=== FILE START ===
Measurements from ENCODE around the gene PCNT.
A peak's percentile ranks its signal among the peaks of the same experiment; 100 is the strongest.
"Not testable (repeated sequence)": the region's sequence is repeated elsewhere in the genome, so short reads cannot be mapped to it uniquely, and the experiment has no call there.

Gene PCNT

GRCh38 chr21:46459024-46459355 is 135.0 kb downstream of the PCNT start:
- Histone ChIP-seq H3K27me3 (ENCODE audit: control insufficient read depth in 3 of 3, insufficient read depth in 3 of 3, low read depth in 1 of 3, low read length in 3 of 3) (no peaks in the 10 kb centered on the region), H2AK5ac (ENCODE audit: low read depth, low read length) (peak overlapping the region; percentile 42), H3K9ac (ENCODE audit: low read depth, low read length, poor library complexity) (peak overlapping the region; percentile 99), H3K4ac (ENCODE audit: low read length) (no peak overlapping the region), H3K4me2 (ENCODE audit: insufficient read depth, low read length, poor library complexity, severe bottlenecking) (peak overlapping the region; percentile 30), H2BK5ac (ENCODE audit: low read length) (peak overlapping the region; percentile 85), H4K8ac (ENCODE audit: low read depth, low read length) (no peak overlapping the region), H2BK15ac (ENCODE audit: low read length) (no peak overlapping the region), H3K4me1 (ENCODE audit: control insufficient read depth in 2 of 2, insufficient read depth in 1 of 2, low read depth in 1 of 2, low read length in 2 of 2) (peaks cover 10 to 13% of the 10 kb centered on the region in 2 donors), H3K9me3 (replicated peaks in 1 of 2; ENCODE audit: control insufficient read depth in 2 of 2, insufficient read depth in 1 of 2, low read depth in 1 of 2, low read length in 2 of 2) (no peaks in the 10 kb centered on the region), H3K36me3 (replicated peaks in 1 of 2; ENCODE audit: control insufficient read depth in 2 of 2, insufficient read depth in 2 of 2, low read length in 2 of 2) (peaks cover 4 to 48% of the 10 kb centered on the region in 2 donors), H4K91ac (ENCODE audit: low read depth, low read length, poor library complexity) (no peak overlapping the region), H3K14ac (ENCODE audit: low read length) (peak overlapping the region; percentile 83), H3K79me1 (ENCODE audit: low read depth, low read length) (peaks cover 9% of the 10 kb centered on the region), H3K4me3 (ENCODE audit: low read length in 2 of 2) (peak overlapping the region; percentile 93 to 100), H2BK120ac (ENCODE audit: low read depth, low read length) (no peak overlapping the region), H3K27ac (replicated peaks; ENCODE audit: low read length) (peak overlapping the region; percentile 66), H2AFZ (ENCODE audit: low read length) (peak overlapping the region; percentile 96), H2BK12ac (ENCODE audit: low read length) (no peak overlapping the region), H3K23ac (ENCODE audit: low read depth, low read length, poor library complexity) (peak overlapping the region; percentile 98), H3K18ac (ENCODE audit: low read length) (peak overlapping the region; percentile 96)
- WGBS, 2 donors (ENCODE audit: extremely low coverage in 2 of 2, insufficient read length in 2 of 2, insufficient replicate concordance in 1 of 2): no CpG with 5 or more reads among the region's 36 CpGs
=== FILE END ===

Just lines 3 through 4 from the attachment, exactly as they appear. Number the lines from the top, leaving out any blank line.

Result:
"Not testable (repeated sequence)": the region's sequence is repeated elsewhere in the genome, so short reads cannot be mapped to it uniquely, and the experiment has no call there.

Gene PCNT